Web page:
The Kings Demons: Set on the eve of the Magna Carta, this introduces the robotic companion Kamelion and sees the return of the Master, this time using an Iron Maiden as a tardis and affecting a questionable french accent.
Earthshock: This episode sees the revival of the cybermen, in a new form (which would last until the series’ revival in 2005) in an effort to destroy the earth the Cybermen actually bring about the death of a companion, the third time in the shows history (both Katarina and Sara Kingdom die in the first Doctor serial the Daleks Masterplan), the credits role silently, and it is something that has a lasting effect across the series, especiall as the companion in question, Adric, was meant to be one of the youngest of the Doctors Travelling Companions.
Celery: I want to know who thought that it would be a good idea to put the Doctor in cricket whites for everyday wear, and then accessorise it (or should that be garnish?) with a decorative vegetable? I know it was explained away at the end of Davisons run, but we went almost three whole series with no comment about the fact that a grown man is wearing a vegetable pinned to his lapel as if it were the worlds worst boutonniere. I mean seriously who pins a but of salad to the jacket and thinks hey this looks good? I mean its almost as bad as the radish earrings worn by Luna Lovegood in Harry Potter, but at least she is mocked, and rightly so, for it. Now you can see why it gets the dishonourable mention of this particular post. Celery, I mena come on, Celery.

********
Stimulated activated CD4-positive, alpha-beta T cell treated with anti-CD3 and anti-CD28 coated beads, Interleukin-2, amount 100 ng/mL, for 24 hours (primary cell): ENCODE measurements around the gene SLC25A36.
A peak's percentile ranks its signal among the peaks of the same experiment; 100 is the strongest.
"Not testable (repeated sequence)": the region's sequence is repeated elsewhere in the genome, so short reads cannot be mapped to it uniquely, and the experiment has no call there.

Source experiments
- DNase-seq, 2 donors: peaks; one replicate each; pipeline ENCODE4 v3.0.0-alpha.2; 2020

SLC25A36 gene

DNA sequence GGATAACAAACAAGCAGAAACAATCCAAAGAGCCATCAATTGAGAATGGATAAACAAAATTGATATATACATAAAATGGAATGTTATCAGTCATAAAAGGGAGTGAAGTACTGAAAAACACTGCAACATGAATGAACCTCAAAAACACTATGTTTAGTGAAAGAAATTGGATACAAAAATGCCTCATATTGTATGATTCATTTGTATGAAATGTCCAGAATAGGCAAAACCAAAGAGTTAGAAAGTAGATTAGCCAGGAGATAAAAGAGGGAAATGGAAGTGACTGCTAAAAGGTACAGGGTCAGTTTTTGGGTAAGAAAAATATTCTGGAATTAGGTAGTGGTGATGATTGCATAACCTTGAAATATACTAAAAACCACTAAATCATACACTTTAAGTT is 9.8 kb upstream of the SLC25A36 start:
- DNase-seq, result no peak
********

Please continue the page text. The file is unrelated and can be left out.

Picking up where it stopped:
Join again soon for more on the wonderful worlds of The BBC’s Doctor Who.
This is part of a series of posts relating to the BBC’s longest running show: Doctor Who.
At the end of the second serial of the Fourth Series William Hartnell bowed out of the titular role submitting the mantle of the Doctor to Patrick Troughton.
The Second Doctor